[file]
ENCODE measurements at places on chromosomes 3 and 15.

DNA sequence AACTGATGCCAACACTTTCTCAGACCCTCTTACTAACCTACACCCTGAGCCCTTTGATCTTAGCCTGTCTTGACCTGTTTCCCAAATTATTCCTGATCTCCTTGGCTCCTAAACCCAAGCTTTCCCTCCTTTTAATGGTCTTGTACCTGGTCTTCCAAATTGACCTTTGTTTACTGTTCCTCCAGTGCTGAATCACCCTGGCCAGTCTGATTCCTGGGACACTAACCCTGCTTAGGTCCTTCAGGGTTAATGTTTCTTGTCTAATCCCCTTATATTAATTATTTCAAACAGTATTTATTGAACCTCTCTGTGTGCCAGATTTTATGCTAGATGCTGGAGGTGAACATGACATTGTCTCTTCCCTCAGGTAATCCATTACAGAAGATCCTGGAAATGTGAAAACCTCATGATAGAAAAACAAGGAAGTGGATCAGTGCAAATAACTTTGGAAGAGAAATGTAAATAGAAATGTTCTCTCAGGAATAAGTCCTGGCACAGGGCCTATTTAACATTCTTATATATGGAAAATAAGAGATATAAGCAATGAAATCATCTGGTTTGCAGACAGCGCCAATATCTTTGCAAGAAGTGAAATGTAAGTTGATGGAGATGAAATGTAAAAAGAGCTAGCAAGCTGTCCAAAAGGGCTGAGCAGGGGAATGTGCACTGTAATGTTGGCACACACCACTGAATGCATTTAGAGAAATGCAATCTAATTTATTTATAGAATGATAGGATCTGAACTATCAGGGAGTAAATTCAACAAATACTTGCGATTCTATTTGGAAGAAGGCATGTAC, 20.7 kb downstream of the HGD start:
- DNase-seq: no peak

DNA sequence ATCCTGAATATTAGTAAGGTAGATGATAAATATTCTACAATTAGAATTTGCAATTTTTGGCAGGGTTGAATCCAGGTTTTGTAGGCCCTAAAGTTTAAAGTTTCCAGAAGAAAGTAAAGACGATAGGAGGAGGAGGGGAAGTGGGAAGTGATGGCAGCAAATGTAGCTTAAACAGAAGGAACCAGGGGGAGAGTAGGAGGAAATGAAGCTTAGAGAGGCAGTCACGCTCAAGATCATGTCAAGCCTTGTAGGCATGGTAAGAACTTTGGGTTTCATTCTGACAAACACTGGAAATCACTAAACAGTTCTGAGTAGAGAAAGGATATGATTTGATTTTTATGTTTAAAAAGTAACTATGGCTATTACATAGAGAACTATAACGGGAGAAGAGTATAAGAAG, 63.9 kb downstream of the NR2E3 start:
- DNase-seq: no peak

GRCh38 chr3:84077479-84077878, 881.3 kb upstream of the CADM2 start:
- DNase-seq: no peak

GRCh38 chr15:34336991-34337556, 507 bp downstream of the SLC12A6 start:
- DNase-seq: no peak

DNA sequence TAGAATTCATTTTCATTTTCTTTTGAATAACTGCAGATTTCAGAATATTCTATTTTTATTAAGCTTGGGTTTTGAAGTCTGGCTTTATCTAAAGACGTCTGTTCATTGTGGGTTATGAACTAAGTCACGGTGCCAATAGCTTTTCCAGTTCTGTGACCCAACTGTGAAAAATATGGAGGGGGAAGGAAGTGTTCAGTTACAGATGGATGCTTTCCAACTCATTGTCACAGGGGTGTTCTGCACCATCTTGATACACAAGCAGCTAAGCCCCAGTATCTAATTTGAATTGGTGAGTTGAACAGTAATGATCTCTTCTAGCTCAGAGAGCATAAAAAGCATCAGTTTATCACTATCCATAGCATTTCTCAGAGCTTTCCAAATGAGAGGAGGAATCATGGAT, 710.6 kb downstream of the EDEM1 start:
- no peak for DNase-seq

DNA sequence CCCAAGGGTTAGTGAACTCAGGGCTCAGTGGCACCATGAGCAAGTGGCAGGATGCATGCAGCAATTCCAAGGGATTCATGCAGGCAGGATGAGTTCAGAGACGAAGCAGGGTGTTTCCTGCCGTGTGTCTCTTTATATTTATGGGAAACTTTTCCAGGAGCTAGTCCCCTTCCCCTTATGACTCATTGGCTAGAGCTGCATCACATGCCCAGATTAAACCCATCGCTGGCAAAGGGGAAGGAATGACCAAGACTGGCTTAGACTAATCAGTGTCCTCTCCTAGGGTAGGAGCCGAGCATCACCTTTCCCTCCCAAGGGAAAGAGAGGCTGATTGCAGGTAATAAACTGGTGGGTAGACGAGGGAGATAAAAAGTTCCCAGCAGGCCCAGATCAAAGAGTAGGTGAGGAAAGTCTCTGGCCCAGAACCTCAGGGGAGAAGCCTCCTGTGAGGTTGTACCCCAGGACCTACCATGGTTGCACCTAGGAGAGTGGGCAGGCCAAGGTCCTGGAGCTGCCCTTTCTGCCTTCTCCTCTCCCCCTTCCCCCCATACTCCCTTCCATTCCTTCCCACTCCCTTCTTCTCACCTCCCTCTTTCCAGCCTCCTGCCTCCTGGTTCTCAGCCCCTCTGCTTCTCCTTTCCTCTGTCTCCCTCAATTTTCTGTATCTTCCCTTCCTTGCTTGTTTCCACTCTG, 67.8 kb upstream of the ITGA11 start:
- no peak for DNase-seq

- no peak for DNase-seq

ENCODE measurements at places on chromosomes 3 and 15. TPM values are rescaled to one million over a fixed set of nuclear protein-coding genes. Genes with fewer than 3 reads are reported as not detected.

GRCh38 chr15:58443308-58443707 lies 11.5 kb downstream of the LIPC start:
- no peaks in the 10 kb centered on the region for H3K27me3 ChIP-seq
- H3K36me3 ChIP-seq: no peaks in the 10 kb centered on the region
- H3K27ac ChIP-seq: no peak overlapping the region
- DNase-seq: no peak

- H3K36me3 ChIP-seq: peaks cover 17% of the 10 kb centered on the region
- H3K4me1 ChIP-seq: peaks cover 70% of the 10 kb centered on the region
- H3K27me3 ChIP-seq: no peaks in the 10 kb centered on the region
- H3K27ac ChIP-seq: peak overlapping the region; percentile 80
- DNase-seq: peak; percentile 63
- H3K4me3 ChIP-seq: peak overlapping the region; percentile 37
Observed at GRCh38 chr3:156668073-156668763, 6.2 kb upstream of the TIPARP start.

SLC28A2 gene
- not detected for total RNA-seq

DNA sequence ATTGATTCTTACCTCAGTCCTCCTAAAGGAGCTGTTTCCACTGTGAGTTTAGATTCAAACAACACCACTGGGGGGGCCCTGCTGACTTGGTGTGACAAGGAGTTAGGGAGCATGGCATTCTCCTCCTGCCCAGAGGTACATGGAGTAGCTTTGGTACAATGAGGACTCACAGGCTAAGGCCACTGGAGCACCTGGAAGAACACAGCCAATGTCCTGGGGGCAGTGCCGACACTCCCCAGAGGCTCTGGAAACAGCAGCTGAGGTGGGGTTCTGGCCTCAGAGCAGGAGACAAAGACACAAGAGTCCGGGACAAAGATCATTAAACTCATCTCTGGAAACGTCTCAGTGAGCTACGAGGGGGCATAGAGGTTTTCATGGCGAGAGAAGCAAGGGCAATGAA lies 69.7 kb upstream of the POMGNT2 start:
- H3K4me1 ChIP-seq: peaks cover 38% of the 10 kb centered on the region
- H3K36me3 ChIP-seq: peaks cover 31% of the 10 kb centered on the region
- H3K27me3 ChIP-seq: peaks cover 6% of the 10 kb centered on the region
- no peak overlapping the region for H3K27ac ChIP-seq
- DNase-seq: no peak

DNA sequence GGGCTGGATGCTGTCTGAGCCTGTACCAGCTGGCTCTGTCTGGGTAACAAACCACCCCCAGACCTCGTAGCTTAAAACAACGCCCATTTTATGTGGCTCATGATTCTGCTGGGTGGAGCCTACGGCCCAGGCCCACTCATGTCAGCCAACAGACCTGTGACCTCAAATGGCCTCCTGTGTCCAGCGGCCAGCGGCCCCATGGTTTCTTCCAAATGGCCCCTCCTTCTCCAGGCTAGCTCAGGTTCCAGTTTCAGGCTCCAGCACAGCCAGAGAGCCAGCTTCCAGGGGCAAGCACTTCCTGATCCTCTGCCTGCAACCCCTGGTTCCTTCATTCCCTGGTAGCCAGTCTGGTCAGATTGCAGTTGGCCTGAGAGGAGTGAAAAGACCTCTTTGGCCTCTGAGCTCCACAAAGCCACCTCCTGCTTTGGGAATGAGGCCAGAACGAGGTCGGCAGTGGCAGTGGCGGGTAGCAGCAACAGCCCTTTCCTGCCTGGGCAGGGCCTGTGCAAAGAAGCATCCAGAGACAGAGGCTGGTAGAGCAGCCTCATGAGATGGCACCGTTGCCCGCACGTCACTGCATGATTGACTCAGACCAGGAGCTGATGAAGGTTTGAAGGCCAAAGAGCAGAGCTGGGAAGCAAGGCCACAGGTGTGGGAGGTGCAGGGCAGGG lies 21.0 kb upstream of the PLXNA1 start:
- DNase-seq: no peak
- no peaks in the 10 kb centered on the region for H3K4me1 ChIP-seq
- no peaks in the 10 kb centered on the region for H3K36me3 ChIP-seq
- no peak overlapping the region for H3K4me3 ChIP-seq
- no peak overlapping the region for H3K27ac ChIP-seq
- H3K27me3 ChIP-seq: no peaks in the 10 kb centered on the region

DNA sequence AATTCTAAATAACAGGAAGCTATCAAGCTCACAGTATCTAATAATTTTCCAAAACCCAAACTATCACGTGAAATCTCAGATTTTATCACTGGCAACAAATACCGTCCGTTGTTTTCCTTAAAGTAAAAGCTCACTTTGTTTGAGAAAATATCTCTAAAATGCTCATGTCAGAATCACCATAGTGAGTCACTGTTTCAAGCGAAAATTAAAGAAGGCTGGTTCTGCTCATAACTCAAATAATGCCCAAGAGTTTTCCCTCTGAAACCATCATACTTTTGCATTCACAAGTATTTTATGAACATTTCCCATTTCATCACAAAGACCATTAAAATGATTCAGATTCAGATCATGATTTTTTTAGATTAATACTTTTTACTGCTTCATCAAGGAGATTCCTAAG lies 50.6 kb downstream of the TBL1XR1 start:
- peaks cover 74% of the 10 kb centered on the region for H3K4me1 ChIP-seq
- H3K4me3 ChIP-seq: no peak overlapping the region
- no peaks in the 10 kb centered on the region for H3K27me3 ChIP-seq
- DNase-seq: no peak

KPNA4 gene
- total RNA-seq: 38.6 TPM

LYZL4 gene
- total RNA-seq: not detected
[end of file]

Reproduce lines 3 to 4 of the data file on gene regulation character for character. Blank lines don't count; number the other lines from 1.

- DNase-seq: no peak

DNA sequence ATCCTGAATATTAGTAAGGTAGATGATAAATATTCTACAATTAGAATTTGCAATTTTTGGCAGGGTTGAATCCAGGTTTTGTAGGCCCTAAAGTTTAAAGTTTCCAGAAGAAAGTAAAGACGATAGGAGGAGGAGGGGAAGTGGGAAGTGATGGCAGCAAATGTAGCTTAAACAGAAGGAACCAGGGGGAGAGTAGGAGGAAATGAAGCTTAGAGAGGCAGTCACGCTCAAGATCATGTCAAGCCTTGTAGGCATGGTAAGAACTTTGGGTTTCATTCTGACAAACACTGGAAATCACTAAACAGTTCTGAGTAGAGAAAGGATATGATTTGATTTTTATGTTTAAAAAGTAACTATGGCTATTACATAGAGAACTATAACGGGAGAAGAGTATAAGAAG, 63.9 kb downstream of the NR2E3 start: